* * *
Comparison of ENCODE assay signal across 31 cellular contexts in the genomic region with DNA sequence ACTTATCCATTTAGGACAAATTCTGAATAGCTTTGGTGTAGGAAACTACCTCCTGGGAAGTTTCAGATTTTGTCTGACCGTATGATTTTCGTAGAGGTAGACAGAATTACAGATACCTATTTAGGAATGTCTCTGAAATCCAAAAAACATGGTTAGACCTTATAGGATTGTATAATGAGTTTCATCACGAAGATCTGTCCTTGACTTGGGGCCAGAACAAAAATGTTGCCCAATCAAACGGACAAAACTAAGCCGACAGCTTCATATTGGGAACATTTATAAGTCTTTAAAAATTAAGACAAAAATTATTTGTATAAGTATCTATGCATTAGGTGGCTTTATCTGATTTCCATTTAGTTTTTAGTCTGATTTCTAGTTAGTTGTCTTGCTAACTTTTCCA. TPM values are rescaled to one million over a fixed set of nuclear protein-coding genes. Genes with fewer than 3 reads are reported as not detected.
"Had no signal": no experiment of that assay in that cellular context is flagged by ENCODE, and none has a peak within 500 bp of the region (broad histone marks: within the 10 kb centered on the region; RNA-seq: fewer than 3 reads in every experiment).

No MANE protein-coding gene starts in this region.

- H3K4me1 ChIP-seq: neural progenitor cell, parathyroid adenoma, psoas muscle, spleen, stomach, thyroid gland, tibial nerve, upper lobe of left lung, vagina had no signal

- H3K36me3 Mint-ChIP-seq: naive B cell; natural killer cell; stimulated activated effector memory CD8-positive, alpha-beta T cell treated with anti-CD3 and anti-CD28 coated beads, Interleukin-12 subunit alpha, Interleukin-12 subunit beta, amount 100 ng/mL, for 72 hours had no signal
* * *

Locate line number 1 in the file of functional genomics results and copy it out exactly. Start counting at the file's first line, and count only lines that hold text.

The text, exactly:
Comparison of ENCODE assay signal across 31 cellular contexts in the genomic region with DNA sequence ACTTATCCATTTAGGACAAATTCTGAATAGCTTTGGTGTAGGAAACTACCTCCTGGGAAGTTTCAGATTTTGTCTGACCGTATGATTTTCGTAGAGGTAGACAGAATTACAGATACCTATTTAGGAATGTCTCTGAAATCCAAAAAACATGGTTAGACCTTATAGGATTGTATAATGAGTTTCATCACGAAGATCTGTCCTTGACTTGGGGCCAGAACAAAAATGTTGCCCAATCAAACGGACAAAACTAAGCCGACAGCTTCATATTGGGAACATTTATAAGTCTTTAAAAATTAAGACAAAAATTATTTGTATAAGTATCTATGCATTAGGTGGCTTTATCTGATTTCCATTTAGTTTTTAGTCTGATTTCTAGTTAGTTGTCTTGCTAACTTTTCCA. TPM values are rescaled to one million over a fixed set of nuclear protein-coding genes. Genes with fewer than 3 reads are reported as not detected.